For older Americans surveyed by Allianz Life Insurance Co., death is not such a big deal. Not, that is, when it compares to the spectre of a dwindling bank account. In a poll of people between the ages of 44 and 75, 61% said that running out money was their biggest fear. The remaining 39% thought death was scarier.
With a couple of banking crises under our belts, we've become almost entirely focused on the monetary aspect of advanced age. The context is important. The poll of 3,257 people, released last month, found that a whopping 92% of respondents agreed that "the United States is facing a crisis in its retirement system," the AARP wrote about the report.
It's so well-known that the U.S. won't have enough to fund Social Security in the next several decades that most younger people are throwing up their hands in disgust and counting, instead, on their own ability to save, as well as family and community support. The younger cohort among the old folks, who may after all be farther from retirement than they'd like, have really nail-biting fears: 56% are concerned they won't be able to cover their basic living expenses once they reach retirement age.
A movement known as the "Radical Homemakers" argues that building a community safety net is so important, many of us would be better off quitting our jobs and focusing on creating a grassroots old-age support system -- building up assets of family, friendship and community ties instead of a 401(k). In addition, they advise that people build the skills to live on less -- the sorts of skills probably keenly honed in the parents of the 44- to 75-year olds that Allianz surveyed. After all, more than half of those surveyed said their net worth has tanked since the economic crisis began and many of them have already been forced to cut back.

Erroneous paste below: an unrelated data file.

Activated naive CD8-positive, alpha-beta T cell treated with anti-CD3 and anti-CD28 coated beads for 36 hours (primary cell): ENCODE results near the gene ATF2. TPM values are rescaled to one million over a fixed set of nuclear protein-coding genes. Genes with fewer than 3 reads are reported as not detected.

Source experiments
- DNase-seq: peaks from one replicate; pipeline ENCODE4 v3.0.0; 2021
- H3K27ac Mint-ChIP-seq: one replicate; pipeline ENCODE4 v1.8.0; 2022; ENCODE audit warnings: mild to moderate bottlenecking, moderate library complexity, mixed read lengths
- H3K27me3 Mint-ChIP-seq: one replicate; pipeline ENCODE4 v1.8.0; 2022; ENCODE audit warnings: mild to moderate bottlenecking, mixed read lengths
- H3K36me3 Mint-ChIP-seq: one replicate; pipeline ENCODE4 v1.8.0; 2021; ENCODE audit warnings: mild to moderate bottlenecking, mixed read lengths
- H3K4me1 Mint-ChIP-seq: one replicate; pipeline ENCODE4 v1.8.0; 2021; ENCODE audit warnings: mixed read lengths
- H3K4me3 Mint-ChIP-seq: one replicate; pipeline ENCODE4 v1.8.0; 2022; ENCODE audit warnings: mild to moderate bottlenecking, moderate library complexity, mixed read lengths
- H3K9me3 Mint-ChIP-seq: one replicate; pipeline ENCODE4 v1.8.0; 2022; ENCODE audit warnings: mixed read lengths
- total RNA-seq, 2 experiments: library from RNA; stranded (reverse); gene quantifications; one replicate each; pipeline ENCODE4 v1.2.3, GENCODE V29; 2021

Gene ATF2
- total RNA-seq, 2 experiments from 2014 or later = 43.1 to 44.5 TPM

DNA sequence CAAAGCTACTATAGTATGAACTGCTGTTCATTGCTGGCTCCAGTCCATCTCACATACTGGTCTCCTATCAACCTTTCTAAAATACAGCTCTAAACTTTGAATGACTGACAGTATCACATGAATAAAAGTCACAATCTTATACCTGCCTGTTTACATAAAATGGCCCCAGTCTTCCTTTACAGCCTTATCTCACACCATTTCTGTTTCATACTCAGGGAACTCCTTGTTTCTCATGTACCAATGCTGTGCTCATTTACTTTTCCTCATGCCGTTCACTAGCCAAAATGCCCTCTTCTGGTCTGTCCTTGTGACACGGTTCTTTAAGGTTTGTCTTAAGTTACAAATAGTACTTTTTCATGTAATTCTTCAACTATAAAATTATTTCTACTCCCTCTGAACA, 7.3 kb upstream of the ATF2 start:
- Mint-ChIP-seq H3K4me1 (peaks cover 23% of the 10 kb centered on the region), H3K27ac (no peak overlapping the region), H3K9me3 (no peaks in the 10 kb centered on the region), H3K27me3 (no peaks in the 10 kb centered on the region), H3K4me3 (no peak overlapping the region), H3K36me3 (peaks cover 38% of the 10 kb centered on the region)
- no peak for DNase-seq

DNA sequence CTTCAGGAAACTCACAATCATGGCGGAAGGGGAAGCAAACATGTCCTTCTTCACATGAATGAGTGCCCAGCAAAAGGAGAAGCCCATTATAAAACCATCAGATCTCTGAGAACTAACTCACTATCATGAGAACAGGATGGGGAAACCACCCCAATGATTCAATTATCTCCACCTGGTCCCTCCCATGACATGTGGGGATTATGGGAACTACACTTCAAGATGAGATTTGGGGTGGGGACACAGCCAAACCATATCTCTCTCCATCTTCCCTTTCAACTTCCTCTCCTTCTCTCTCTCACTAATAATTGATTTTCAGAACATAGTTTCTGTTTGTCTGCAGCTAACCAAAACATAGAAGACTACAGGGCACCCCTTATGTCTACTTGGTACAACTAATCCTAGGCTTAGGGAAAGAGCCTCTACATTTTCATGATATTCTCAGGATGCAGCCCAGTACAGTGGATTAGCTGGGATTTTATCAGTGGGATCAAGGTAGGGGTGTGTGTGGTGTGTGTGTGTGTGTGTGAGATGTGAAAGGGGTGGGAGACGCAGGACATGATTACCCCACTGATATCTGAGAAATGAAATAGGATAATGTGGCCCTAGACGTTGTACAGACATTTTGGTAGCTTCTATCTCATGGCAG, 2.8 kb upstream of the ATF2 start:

So why is the financial crisis, and our greatly diminishing faith in financial institutions, such a big deal? Even in the golden age of lifetime employment and secure pension funds, we never placed so much of our hopes and dreams in corporations and the. Instead, we found our emotional security through religion or family or both. We might be wise to return to such comforts. While our banks may be "too big to fail," they surely do fail us, all the time; and our Social Security system's most commonly-used descriptor is "imploding." Little associations fail us too, but their impacts are more personal and don't require a deficit-doubling government bailout.
It's hard to face retirement in an age where even taxes seem uncertain and death is the only constant. It's assured, so why be afraid? Far more terrifying is the stuff leading up to it. Perhaps we would do better to spend more time focusing on our intangible assets; without a dollar-value market to go bust, they're a lot less stressful.
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